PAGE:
I have a friend that once described New Hollywood movies this way: “They’re long, they’re depressing, and nothing ever happens in them.” Though I bristle at the suggestion that nothing happens in them, it’s kind of hard to argue with his point. New Hollywood films are by design a rejection of the standard modes of filmmaking and that certainly included typical plotting and pacing in many instances. Where (as we’ve already discussed) Casablanca is a well-oiled machine, the action moving along at a clip, something like Two-Lane Blacktop is more of a slowly meandering and melancholy waltz.

It’s also by design that the young filmmakers of the post–baby boom, Vietnam, and recession era were by and large understandably disinterested in pat Hollywood happy endings. I’m thinking specifically of films like Chinatown, Taxi Driver, even Nashville.

But that’s what’s so endlessly fascinating about New Hollywood films. It was still the early days of cinema, the medium hadn’t even existed for a century yet, and for the first time, Hollywood was throwing away everything it had ever known or been to make way for something wholly different. These films cared more about character than plot, more about emotion than pacing. They were getting the same attention as blockbusters while being as experimental as the foreign arthouse fare they so desperately wanted to imitate.

Put simply, everything my friend hates about these movies is exactly what I love about them, and 1971’s The Last Picture Show is no different. It’s scope, in its smallness, feels all encompassing.

The Last Picture Show is small-town, 1950s Texas on radiant display. We follow Sonny (Timothy Bottoms), Duane (Jeff Bridges), and Jacy (Cybill Shepherd) through their senior year of high school as they date and break up and work part-time jobs and hang out late on Saturday nights and try desperately to figure out what they want out of life. It’s all incredibly striking in its ordinariness.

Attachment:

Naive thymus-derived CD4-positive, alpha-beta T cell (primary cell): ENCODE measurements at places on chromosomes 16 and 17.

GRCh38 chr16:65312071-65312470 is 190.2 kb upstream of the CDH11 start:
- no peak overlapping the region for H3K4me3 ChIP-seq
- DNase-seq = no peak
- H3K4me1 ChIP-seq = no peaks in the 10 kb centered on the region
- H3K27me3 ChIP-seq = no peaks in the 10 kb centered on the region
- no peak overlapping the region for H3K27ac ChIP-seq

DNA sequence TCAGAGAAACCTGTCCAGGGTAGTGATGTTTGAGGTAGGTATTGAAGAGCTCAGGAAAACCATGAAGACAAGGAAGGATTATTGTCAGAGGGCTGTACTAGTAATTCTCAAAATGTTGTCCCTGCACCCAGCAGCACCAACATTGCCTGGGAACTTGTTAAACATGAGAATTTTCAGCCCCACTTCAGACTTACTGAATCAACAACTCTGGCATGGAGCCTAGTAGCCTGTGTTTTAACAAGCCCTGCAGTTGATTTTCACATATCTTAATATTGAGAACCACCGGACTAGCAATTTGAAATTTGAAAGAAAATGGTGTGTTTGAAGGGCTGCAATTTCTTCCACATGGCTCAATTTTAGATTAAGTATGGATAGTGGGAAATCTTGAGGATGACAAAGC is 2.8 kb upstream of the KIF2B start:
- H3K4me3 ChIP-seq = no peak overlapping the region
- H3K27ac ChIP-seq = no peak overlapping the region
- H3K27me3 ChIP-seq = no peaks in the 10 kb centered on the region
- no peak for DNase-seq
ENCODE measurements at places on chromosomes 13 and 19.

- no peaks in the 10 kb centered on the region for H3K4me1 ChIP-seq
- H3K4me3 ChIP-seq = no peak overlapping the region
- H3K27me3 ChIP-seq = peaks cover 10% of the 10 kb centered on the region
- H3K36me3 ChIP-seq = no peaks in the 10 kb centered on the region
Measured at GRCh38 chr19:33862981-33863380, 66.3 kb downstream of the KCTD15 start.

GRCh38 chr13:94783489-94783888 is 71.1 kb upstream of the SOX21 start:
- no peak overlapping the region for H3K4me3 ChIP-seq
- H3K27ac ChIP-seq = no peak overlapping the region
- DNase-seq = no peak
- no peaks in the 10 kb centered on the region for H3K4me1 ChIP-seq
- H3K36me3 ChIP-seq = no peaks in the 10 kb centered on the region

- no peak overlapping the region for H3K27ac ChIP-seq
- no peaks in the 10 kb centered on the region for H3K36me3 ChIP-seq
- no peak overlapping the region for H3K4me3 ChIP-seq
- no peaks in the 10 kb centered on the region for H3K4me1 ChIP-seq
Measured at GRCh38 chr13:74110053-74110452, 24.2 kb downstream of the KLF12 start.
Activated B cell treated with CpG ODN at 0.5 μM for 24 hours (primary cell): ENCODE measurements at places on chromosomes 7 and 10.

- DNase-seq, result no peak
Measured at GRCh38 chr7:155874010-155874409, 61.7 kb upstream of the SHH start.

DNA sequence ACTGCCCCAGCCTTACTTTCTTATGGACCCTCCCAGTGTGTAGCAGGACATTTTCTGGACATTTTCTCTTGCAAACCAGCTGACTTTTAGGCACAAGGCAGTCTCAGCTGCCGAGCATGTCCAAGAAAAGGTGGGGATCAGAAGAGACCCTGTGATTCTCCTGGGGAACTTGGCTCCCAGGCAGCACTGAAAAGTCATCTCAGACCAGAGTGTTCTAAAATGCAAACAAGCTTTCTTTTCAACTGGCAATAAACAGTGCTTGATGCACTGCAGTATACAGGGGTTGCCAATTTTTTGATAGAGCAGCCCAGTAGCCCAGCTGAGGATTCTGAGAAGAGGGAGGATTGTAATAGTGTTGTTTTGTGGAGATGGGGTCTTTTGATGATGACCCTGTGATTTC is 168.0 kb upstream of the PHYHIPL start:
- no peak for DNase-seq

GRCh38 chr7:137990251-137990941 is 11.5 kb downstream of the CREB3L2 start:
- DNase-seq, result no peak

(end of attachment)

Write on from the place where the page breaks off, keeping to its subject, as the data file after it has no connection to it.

Shot in black and white with a soundtrack seemingly comprised entirely of Hank Williams, it feels like a true precursor to the Friday Night Lights series. That everyone knows everyone is a blessing and a curse, and the kids’ desperation to find a place for themselves is every bit as palpable as the adults’ desperation to prevent the kids from being anything like them. It’s a world where everyone wants more and no one knows how to get it.

It’s also reminiscent of westerns that portray the death of the Wild West, another genre I hold near and dear, but I’ll get into that more later this week. For now, I’ll simply say that The Last Picture Show shows a significant amount of empathy in its depiction of the end of an era without ever romanticizing it.

Director and writer Peter Bogdanovich is masterful in bringing this gaggle of wayward teens to life. We’re privy to some of the most intimate moments of their lives, whether it’s an unexpected death or a fight with a pal over a girl. These moments share equal weight through Bogdanovich’s lens. And they should; they affect the kids just as much. But even amid all the darkness and the sadness, it’s the humor of The Last Picture Show that makes it feel so real and that keeps me coming back time and again.